Animal and Plant Health Inspection Service seeks public comment on flat rate payments

The USDA’s Animal Plant and Health Inspection Service (APHIS) is proposing updates to its virus elimination flat rate payments for table egg laying bird barns and table egg storage and processing facilities affected by highly pathogenic avian influenza (HPAI) or H5 and H7 subtypes of low pathogenic avian influenza (H5/H7 LPAI).

When a poultry facility becomes infected with HPAI or H5/H7 LPAI, virus elimination is a crucial step in the recovery process. APHIS can provide compensation for virus elimination activities conducted by the owner/producer, but must ensure that these activities are both time- and cost-effective.

Flat rates cover labor, equipment and supplies to clean and disinfect equipment, materials and the interior of barns and facilities. Because dry cleaning followed by heating, is in many cases the most cost- and time-effective virus elimination method, these activities are used in the calculations.

APHIS has already developed a separate flat rate based on a square-foot basis for floor-raised poultry and is working on a separate flat rate for breeder birds to replace the current per-bird flat rate. The new rates would make payments for virus elimination activities more equitable across facilities.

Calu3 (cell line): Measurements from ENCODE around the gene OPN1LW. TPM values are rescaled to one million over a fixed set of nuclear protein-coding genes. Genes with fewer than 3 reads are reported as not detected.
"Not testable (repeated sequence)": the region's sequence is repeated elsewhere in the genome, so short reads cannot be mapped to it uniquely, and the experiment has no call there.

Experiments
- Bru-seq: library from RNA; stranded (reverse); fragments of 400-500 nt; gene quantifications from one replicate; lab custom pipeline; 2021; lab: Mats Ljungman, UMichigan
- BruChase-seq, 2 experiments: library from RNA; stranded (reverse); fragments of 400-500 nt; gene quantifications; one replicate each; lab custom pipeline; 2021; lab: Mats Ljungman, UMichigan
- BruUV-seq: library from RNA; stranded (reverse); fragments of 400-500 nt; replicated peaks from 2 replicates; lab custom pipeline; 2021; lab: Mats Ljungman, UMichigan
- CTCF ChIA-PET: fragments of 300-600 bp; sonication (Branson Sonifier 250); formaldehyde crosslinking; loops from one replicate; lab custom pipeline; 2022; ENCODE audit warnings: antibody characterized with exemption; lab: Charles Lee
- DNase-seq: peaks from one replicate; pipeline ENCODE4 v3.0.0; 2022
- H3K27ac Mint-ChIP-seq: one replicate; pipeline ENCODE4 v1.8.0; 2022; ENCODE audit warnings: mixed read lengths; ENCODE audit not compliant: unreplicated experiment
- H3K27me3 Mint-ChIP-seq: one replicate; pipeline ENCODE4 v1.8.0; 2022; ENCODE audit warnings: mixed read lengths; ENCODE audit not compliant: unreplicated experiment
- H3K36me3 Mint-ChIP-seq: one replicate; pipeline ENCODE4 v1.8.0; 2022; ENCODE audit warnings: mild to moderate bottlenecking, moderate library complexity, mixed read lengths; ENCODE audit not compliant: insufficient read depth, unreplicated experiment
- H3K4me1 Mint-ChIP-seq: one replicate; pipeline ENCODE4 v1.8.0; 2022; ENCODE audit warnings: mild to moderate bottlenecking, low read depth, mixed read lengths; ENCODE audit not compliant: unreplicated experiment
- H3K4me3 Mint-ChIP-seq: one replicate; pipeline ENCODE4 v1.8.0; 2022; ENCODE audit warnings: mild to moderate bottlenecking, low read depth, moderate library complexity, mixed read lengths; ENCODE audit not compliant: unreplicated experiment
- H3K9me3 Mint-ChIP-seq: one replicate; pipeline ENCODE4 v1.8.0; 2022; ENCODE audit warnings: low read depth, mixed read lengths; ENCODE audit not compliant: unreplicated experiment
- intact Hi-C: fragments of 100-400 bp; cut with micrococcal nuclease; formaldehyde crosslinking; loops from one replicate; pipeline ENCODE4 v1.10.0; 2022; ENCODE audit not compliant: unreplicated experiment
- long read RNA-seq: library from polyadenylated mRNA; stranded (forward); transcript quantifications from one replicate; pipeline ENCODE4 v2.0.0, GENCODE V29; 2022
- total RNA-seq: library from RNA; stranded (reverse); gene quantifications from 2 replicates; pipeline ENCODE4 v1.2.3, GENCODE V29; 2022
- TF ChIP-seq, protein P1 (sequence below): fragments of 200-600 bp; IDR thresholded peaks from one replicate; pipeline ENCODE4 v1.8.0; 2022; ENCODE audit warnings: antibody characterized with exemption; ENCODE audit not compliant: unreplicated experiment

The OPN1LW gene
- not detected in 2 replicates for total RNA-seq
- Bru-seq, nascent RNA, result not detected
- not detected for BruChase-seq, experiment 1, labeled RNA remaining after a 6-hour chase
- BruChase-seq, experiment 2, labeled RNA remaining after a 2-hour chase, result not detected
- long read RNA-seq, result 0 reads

APHIS invites the public to review and comment on the avian influenza virus elimination flat rate for table egg laying bird barns and table egg storage and processing facilities document. Comments accepted until December 3, 2018 at VS.STAS.Feedback@aphis.usda.gov. After the comment period ends, APHIS will review and consider all comments and issue a final document based on feedback received.  View the document here.

African swine fever update

Additional african swine fever positive farms were discovered in southern China. The report of infected farms in Yunnan Province suggests a substantial spread of the disease within China, and an increased risk for neighboring countries, particularly Vietnam, Myanmar and Laos.